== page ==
The city needs to expand its services for runaway and homeless youth to include young adults ages 24 and younger, whose needs and concerns are often not met by the adult shelter system, advocates and politicians say.

“Young people constantly talk about their fear of going into the adult shelter system,” said Jamie Powlovich, executive director of the Coalition for Homeless Youth.

Homeless youths age out of eligibility for services, provided by the Department of Youth and Community Development (DYCD), when they turn 21. But a bill, introduced in the City Council Wednesday, would allow adults aged 21 to 24 to still be eligible. Two other bills introduced Wednesday would extend the length of time a homeless youth can stay at a crisis shelter and require the DYCD to develop a plan to provide shelter to all runaway and homeless youth.

About a dozen young people gathered outside City Hall Wednesday to urge council members to support the legislation. They emphasized the importance of the protections, particularly for young people in the LGBTQ community.

“We are in jeopardy of getting thrown out of homes over something we cannot change,” said 16-year-old Isaiah Feliciano, who said his parents didn’t fully accept him. “You may not be able to come back from it or get on your feet for a very long time.”

And many aren’t comfortable going into the Department of Homeless Services system.

“There’s adult programs but no one at my age really feels like they’re safe,” said 24-year-old Le’Quann Corbett, who became homeless four years ago.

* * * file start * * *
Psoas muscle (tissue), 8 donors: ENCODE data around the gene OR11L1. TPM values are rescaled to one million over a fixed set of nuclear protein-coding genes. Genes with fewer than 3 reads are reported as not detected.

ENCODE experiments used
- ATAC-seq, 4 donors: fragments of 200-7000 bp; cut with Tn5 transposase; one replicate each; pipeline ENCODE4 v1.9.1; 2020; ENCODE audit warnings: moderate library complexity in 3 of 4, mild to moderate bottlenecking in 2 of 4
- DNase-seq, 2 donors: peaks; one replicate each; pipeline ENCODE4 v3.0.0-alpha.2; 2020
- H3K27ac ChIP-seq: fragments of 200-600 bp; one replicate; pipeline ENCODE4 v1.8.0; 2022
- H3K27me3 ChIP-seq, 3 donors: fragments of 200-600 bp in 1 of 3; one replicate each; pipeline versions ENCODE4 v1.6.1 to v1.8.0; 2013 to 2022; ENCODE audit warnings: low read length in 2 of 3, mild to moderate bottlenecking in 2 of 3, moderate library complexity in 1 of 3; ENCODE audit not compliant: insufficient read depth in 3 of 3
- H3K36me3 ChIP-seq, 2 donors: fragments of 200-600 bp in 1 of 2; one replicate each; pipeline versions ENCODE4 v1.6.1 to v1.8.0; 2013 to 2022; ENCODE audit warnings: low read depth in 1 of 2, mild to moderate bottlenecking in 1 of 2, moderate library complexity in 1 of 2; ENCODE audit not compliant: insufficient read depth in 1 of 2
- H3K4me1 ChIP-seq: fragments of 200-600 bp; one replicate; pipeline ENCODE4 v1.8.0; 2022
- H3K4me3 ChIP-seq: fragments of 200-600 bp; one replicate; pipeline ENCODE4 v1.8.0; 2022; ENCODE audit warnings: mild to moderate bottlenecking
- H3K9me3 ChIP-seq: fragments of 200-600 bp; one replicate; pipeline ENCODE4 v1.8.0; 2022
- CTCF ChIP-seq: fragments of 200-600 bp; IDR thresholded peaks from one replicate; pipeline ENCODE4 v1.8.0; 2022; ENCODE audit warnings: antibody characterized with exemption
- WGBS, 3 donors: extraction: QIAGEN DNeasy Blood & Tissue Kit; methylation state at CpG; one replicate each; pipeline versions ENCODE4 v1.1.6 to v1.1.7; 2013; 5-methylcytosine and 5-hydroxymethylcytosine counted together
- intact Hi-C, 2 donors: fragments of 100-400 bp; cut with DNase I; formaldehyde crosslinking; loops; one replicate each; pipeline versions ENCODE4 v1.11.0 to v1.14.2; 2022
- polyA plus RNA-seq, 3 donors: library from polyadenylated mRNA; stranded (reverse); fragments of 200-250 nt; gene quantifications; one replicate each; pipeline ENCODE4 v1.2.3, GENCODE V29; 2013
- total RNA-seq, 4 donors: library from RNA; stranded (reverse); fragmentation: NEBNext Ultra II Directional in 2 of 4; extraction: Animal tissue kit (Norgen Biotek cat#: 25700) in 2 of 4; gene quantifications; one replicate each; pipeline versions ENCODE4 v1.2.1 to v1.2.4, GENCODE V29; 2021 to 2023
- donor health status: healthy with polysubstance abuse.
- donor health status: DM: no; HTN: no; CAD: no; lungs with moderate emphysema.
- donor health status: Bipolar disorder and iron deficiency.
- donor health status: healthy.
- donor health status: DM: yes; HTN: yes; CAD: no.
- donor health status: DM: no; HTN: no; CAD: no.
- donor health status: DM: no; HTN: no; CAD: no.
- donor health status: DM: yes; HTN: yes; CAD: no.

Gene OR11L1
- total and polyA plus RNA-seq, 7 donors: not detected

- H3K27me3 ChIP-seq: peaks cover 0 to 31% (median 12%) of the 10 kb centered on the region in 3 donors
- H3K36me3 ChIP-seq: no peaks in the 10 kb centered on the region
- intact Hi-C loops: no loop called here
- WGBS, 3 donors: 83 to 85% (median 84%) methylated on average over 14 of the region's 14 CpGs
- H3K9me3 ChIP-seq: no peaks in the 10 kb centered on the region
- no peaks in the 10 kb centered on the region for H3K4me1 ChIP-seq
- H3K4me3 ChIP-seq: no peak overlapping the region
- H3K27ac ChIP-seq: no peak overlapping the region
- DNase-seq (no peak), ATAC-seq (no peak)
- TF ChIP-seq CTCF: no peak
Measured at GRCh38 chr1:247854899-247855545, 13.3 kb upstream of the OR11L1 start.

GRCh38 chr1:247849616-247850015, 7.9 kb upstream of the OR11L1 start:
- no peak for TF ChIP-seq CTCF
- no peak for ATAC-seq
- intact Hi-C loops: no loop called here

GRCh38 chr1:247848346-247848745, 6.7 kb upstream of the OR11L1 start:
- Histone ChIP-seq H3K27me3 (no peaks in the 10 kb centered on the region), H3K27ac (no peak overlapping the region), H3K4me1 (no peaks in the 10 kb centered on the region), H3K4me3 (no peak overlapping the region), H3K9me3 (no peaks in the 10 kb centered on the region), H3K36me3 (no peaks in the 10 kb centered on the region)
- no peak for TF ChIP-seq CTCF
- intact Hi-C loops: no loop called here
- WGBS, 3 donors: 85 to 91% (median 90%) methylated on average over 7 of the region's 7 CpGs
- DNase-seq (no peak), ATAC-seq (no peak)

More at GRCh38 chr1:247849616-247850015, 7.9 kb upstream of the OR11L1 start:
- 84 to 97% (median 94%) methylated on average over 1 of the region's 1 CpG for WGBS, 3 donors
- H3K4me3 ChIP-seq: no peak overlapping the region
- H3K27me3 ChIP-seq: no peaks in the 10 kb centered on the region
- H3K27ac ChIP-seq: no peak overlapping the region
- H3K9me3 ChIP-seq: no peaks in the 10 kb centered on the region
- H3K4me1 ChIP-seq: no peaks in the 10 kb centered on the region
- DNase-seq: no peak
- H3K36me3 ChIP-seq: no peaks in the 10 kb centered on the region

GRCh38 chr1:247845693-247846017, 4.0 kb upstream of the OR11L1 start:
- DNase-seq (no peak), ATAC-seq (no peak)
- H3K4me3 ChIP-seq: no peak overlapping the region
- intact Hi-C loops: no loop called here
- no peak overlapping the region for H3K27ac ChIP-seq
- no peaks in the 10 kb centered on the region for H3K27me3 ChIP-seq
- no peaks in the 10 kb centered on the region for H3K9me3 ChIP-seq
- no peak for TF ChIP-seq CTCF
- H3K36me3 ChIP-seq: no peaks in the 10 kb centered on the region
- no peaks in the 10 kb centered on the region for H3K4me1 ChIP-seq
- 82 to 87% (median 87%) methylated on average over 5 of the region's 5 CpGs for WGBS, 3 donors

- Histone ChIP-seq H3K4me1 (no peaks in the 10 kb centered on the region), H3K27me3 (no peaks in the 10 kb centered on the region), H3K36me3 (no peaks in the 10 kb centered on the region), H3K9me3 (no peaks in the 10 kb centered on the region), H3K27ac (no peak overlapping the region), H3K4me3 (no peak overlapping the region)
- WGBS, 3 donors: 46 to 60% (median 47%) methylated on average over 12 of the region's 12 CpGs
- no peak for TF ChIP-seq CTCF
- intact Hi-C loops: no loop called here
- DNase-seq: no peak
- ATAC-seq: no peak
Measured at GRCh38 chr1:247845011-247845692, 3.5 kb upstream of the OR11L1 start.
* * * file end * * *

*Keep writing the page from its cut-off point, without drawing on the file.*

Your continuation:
“Expanding the safety net of shelter to those in greatest need will have a real impact in saving lives,” said Councilman Ritchie Torres, who sponsored the bill. “Homelessness leaves runaway youth vulnerable to commercial sexual exploitation, contact with the criminal justice system, STDs and, worst of all, suicide.”

One of the other bills introduced would extended the time limits on services. Current law says runaway or homeless youth may spend 30 days, or 60 days with the consent of a parent or guardian, at a crisis shelter, and up to 18 months, or more if they are not yet 18 when the limit is reached, at a transitional independent living facility. The proposed legislation would increase the length of stay to 60 days, or 120 with the consent of a parent or guardian, at a crisis shelter and up to 24 months, or more if they entered before the age of 21, at a transitional independent living facility.

“By extending shelter time limits, we are giving runaway and homeless youth much-needed stability and providing them with an opportunity to make the good and healthy choices that will keep them on the pathway to success,” said Councilwoman Vanessa Gibson, one of the co-sponsors.

The third bill aims to prevent the DYCD from having to turn away any runaway or homeless youth.

Jaclyn Rothenberg, a spokeswoman for the mayor’s office, said the administration is reviewing the bills and remains committed to supporting homeless youth and runaways.

"By 2019, we will have tripled the number of beds available to runaway and homeless youth in this city and continue to identify new ways to improving services, including streamlined transition to adult shelter services and additional supportive housing units for young adults," Rothenberg said in an emailed statement.

All of the bills are sponsored or co-sponsored by Council Speaker Corey Johnson, who did not return a request for comment.